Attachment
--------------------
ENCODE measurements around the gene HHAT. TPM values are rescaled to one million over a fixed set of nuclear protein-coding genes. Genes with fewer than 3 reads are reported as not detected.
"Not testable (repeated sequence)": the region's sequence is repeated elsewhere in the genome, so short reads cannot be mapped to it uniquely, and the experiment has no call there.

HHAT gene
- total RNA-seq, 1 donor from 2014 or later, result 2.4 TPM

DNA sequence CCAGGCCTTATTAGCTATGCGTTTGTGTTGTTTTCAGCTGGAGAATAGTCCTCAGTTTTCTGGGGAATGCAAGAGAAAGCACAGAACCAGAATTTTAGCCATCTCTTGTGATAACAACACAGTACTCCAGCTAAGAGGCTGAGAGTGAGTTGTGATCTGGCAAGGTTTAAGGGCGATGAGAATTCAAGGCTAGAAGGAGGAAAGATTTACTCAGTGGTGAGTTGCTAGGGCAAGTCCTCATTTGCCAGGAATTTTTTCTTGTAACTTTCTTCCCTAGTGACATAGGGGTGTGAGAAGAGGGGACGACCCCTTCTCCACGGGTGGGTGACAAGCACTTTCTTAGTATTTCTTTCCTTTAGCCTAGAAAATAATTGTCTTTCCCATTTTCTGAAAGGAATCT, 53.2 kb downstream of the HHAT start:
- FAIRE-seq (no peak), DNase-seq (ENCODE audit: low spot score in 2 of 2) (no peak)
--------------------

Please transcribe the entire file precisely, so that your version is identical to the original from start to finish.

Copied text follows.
ENCODE measurements around the gene HHAT. TPM values are rescaled to one million over a fixed set of nuclear protein-coding genes. Genes with fewer than 3 reads are reported as not detected.
"Not testable (repeated sequence)": the region's sequence is repeated elsewhere in the genome, so short reads cannot be mapped to it uniquely, and the experiment has no call there.

HHAT gene
- total RNA-seq, 1 donor from 2014 or later, result 2.4 TPM

DNA sequence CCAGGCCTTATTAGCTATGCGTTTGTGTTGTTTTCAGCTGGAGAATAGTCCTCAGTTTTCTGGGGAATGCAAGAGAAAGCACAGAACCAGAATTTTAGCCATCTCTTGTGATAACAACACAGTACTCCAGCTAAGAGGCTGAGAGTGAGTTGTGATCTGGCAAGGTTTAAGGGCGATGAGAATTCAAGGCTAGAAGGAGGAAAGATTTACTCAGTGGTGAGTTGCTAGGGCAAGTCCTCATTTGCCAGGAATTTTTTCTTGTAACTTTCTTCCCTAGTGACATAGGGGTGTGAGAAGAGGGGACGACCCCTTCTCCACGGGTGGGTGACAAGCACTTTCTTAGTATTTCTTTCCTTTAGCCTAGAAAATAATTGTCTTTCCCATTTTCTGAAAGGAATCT, 53.2 kb downstream of the HHAT start:
- FAIRE-seq (no peak), DNase-seq (ENCODE audit: low spot score in 2 of 2) (no peak)